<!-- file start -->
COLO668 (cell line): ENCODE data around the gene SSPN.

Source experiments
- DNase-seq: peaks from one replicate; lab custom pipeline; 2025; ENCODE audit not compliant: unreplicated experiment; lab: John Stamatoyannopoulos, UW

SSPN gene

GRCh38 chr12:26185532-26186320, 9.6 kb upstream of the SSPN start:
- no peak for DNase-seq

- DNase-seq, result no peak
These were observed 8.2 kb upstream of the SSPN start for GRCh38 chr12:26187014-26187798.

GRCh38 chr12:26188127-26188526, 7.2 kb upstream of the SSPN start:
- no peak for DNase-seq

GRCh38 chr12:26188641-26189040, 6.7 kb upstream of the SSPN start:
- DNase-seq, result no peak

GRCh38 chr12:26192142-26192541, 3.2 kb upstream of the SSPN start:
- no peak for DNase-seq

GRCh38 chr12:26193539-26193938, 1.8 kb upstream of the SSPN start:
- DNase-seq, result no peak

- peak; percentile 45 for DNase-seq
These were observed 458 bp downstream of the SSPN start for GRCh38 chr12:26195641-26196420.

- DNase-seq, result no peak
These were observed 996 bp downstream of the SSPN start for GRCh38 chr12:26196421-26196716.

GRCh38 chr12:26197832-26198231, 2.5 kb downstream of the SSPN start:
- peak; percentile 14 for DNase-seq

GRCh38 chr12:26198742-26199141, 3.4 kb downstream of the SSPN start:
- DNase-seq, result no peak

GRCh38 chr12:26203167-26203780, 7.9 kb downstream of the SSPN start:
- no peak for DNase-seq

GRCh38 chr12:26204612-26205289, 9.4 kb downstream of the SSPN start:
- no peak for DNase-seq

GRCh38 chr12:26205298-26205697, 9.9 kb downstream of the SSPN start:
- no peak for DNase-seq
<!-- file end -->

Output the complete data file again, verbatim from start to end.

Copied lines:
COLO668 (cell line): ENCODE data around the gene SSPN.

Source experiments
- DNase-seq: peaks from one replicate; lab custom pipeline; 2025; ENCODE audit not compliant: unreplicated experiment; lab: John Stamatoyannopoulos, UW

SSPN gene

GRCh38 chr12:26185532-26186320, 9.6 kb upstream of the SSPN start:
- no peak for DNase-seq

- DNase-seq, result no peak
These were observed 8.2 kb upstream of the SSPN start for GRCh38 chr12:26187014-26187798.

GRCh38 chr12:26188127-26188526, 7.2 kb upstream of the SSPN start:
- no peak for DNase-seq

GRCh38 chr12:26188641-26189040, 6.7 kb upstream of the SSPN start:
- DNase-seq, result no peak

GRCh38 chr12:26192142-26192541, 3.2 kb upstream of the SSPN start:
- no peak for DNase-seq

GRCh38 chr12:26193539-26193938, 1.8 kb upstream of the SSPN start:
- DNase-seq, result no peak

- peak; percentile 45 for DNase-seq
These were observed 458 bp downstream of the SSPN start for GRCh38 chr12:26195641-26196420.

- DNase-seq, result no peak
These were observed 996 bp downstream of the SSPN start for GRCh38 chr12:26196421-26196716.

GRCh38 chr12:26197832-26198231, 2.5 kb downstream of the SSPN start:
- peak; percentile 14 for DNase-seq

GRCh38 chr12:26198742-26199141, 3.4 kb downstream of the SSPN start:
- DNase-seq, result no peak

GRCh38 chr12:26203167-26203780, 7.9 kb downstream of the SSPN start:
- no peak for DNase-seq

GRCh38 chr12:26204612-26205289, 9.4 kb downstream of the SSPN start:
- no peak for DNase-seq

GRCh38 chr12:26205298-26205697, 9.9 kb downstream of the SSPN start:
- no peak for DNase-seq